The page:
Off and flying
July 20, 1999
At last, after being unpredictably delayed, GA-2000 is off and flying. It is a proud moment for local private enterprise. Among the owners and directors are several of our brightest and most energetic young businessmen. They have a chance to show their stripes and whatever teething and other problems they may face there will be widespread confidence that they have the ability and intelligence to overcome them. As it was, the unexpected delay in starting up, due to circumstances beyond their control, caused them to lose the benefit of some of the current peak season.
The first thing they will seek to do is to consolidate the scheduled flights to New York and Toronto. If they establish the record of punctuality and good service we all expect this will not take long. They face competition but that was expected and will keep them on their toes. Regular flyers ought to benefit from the improved standards that will result from increased competition.
These have been difficult years for business. The falling gold prices have not made life easy for our miners. Indeed one wonders at what stage this falling market will impact on Omai Gold Mines who have been protected to some extent by forward selling. But that cannot last forever and the market continues to be under threat from bulk sales by central banks and others. Already, major mines in South Africa are under threat. The consequences of a closure by Omai or even a serious cutback in production if prices continue to fall would be most unpleasant for those employed and for the many businesses that deal with Omai. Though this is not at present on the cards it is worth remembering that these investments are never without risk due to market and other conditions.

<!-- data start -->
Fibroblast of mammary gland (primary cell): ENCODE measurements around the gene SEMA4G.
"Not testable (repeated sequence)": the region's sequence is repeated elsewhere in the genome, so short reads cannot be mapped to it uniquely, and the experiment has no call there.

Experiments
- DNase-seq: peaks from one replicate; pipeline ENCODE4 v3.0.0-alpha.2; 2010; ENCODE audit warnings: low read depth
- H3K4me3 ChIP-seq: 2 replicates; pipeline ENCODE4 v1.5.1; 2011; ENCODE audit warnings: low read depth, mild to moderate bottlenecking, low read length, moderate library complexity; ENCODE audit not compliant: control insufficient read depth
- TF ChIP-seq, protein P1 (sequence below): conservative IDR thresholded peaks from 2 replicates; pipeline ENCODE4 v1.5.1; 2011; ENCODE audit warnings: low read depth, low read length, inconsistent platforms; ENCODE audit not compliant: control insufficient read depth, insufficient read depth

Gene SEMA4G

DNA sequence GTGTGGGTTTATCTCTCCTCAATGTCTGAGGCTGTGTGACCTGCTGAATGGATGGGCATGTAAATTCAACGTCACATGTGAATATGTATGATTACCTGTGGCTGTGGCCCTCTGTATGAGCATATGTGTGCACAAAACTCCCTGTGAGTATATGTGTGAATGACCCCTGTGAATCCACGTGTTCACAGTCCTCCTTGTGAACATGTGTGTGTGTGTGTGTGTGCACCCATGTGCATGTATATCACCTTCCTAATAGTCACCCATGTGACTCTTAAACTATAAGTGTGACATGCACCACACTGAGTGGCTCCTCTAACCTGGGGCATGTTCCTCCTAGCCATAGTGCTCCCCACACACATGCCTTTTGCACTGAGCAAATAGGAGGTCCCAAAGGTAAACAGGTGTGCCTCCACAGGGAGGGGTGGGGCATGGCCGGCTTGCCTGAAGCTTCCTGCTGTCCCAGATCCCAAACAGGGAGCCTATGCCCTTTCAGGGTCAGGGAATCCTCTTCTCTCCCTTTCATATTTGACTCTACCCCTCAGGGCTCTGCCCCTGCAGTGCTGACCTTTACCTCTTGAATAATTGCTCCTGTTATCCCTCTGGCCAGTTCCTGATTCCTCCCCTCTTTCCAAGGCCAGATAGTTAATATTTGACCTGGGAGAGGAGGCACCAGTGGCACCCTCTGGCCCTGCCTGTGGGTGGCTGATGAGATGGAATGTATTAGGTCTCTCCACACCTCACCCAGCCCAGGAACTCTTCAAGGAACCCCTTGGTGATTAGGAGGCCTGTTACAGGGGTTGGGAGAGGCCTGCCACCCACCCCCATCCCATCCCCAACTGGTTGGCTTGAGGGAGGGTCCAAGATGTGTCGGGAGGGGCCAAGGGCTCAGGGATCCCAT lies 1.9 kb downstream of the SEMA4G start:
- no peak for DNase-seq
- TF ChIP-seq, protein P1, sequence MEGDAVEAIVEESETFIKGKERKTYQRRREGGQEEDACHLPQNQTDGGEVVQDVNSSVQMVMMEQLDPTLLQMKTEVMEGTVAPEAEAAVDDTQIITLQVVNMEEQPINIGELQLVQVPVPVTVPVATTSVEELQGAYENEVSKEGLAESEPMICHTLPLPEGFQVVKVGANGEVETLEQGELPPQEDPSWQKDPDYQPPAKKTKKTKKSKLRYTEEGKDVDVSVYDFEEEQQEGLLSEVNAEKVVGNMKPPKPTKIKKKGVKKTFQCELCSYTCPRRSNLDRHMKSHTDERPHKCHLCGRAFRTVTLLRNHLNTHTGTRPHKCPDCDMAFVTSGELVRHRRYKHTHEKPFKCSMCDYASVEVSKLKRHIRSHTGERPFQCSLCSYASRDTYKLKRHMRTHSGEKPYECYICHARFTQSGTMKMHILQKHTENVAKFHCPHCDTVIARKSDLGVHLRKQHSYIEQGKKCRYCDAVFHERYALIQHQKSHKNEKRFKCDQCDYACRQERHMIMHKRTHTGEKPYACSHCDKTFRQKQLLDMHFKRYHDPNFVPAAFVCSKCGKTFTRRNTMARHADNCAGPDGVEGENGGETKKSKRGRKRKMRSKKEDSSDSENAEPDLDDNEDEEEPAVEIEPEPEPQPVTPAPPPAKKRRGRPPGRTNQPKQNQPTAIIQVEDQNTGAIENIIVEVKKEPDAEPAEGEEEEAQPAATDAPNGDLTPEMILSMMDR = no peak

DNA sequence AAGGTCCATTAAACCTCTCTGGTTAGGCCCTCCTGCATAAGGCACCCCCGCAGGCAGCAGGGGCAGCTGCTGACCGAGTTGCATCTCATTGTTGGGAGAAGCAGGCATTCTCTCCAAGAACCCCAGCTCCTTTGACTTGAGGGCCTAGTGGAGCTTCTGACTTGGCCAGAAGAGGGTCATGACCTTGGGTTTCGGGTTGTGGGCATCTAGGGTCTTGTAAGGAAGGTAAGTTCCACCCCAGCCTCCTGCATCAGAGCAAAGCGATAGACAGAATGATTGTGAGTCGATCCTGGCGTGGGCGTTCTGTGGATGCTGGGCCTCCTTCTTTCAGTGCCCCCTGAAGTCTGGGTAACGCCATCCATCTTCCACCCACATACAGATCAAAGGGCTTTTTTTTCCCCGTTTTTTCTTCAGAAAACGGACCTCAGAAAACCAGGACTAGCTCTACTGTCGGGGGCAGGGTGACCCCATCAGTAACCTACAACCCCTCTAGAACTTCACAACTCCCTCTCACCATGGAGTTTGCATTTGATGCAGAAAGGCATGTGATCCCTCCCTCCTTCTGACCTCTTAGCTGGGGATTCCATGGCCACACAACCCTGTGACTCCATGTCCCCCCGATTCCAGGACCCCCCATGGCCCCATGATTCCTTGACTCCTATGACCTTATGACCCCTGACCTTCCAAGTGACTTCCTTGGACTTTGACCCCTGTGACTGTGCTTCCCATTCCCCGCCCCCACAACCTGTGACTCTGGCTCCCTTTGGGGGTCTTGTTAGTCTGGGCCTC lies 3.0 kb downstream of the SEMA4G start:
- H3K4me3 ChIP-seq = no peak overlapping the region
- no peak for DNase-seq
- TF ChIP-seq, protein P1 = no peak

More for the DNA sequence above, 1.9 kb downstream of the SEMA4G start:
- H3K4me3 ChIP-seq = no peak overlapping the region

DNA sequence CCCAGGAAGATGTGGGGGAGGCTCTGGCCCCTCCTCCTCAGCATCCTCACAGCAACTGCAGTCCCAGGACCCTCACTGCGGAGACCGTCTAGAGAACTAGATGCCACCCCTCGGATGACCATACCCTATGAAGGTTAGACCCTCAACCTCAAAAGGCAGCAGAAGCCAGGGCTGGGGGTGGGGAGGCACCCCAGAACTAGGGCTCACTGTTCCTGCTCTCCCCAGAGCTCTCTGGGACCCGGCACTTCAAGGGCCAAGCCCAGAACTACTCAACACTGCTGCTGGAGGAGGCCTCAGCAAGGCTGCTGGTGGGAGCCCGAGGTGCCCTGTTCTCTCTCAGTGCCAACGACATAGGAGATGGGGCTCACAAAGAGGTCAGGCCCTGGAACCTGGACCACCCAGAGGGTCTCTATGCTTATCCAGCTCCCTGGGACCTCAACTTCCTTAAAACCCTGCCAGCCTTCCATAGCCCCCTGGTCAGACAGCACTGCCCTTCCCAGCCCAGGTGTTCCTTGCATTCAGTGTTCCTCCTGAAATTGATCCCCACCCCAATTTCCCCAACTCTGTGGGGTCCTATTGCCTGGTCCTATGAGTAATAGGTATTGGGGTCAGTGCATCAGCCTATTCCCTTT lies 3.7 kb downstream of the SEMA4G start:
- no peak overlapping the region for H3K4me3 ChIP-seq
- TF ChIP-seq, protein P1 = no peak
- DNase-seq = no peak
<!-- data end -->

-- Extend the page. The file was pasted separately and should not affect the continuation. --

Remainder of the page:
Investors do not come falling like manna from heaven. When former President Desmond Hoyte started privatising and encouraging investment after the economic recovery programme was instituted there were many who criticised the deals obtained, of which Omai was one. Our position was that given the political background where Guyana had nationalised several major businesses and had had no record of encouraging or attracting private investment for over two decades one could not operate from a position of strength. Accordingly, though the deals concluded should be seen to be transparent (it is not feasible to reveal all the details while one is negotiating) and while it is desirable that the negotiators should be knowledgeable and have some experience we accepted that it may have been necessary to make some concessions to attract investment, at least initially.
For this reason we also support the current GEC privatisation. The companies involved are reputable and experienced and there is every reason to believe that this will lead to Guyana having a reliable electricity supply, which can be the basis for further development. The economic loss over the years from an irregular supply has been incalcuable. The corporation also has massive accumulated losses, indeed audited accounts have not been produced for many years. These losses are borne by the government and ultimately the taxpayers so there are hidden costs in addition to the rates we pay. A lot of rehabilitation and further capital investment is needed. In these circumstances, any investor will want a fairly high level of return and protection against what may be seen as a regulatory body with an erratic record. That is the reality of the situation. There may be room for debate on the revised wording of the legislation but if the new owners manage the utility efficiently, as there is every reason to believe they will, then it is also reasonable to expect that this will be reflected, sooner rather than later, in reasonable and economic rates for consumers. After all, the high rates we now have are due to decades of bad management and inefficiency in many areas, including in the transmission and distribution system and the billing and accounting systems.
There are few perfect deals out there. The stronger the economy the easier it is to attract new investment on favourable terms. Building a sound base after years of stagnation is much harder. Judgments have to be made taking all the available circumstances into account.
The GA-2000 privatisation was perhaps one of the best deals one can hope for. It involved our own investors and entrepreneurs and if they do as well as we all hope it will create a lot more confidence for the future. In the meantime the new managers are faced with a lot of hard work to get it running smoothly and to build a satisfied clientele.
A © page from: Guyana: Land of Six Peoples